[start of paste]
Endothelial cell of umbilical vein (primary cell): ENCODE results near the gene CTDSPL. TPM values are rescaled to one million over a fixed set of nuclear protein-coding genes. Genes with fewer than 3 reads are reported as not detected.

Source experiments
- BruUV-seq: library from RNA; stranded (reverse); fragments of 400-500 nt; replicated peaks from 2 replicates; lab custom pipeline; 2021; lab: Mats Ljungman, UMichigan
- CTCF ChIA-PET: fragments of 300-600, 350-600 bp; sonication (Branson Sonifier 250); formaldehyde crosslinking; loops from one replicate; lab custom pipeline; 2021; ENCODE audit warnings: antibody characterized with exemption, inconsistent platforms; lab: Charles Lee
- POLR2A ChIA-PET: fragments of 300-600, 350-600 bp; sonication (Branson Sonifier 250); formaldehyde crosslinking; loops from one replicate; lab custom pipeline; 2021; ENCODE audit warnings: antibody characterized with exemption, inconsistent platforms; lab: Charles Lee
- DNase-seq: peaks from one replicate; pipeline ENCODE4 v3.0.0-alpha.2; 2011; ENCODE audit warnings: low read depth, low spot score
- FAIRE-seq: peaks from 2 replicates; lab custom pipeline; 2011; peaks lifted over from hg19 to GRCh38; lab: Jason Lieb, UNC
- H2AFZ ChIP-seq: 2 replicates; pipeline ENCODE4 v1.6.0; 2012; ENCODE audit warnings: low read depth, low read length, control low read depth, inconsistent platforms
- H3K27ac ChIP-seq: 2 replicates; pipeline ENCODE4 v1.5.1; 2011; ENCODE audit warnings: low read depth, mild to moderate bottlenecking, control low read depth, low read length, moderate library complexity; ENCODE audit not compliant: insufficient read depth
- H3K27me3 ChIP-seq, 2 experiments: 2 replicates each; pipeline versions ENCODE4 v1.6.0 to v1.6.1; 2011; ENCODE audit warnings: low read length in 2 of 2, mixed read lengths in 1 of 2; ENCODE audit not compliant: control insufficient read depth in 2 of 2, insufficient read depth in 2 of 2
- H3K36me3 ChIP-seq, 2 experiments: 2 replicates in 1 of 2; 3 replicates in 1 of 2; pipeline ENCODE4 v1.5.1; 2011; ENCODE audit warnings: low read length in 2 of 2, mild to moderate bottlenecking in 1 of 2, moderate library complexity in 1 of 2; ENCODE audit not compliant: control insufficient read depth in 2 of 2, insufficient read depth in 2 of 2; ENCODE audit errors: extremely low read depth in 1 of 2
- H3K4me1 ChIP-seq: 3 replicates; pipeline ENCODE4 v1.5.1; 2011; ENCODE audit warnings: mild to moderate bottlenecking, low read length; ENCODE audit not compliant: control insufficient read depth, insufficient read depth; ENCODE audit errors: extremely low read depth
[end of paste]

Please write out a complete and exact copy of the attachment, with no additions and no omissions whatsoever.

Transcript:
Endothelial cell of umbilical vein (primary cell): ENCODE results near the gene CTDSPL. TPM values are rescaled to one million over a fixed set of nuclear protein-coding genes. Genes with fewer than 3 reads are reported as not detected.

Source experiments
- BruUV-seq: library from RNA; stranded (reverse); fragments of 400-500 nt; replicated peaks from 2 replicates; lab custom pipeline; 2021; lab: Mats Ljungman, UMichigan
- CTCF ChIA-PET: fragments of 300-600, 350-600 bp; sonication (Branson Sonifier 250); formaldehyde crosslinking; loops from one replicate; lab custom pipeline; 2021; ENCODE audit warnings: antibody characterized with exemption, inconsistent platforms; lab: Charles Lee
- POLR2A ChIA-PET: fragments of 300-600, 350-600 bp; sonication (Branson Sonifier 250); formaldehyde crosslinking; loops from one replicate; lab custom pipeline; 2021; ENCODE audit warnings: antibody characterized with exemption, inconsistent platforms; lab: Charles Lee
- DNase-seq: peaks from one replicate; pipeline ENCODE4 v3.0.0-alpha.2; 2011; ENCODE audit warnings: low read depth, low spot score
- FAIRE-seq: peaks from 2 replicates; lab custom pipeline; 2011; peaks lifted over from hg19 to GRCh38; lab: Jason Lieb, UNC
- H2AFZ ChIP-seq: 2 replicates; pipeline ENCODE4 v1.6.0; 2012; ENCODE audit warnings: low read depth, low read length, control low read depth, inconsistent platforms
- H3K27ac ChIP-seq: 2 replicates; pipeline ENCODE4 v1.5.1; 2011; ENCODE audit warnings: low read depth, mild to moderate bottlenecking, control low read depth, low read length, moderate library complexity; ENCODE audit not compliant: insufficient read depth
- H3K27me3 ChIP-seq, 2 experiments: 2 replicates each; pipeline versions ENCODE4 v1.6.0 to v1.6.1; 2011; ENCODE audit warnings: low read length in 2 of 2, mixed read lengths in 1 of 2; ENCODE audit not compliant: control insufficient read depth in 2 of 2, insufficient read depth in 2 of 2
- H3K36me3 ChIP-seq, 2 experiments: 2 replicates in 1 of 2; 3 replicates in 1 of 2; pipeline ENCODE4 v1.5.1; 2011; ENCODE audit warnings: low read length in 2 of 2, mild to moderate bottlenecking in 1 of 2, moderate library complexity in 1 of 2; ENCODE audit not compliant: control insufficient read depth in 2 of 2, insufficient read depth in 2 of 2; ENCODE audit errors: extremely low read depth in 1 of 2
- H3K4me1 ChIP-seq: 3 replicates; pipeline ENCODE4 v1.5.1; 2011; ENCODE audit warnings: mild to moderate bottlenecking, low read length; ENCODE audit not compliant: control insufficient read depth, insufficient read depth; ENCODE audit errors: extremely low read depth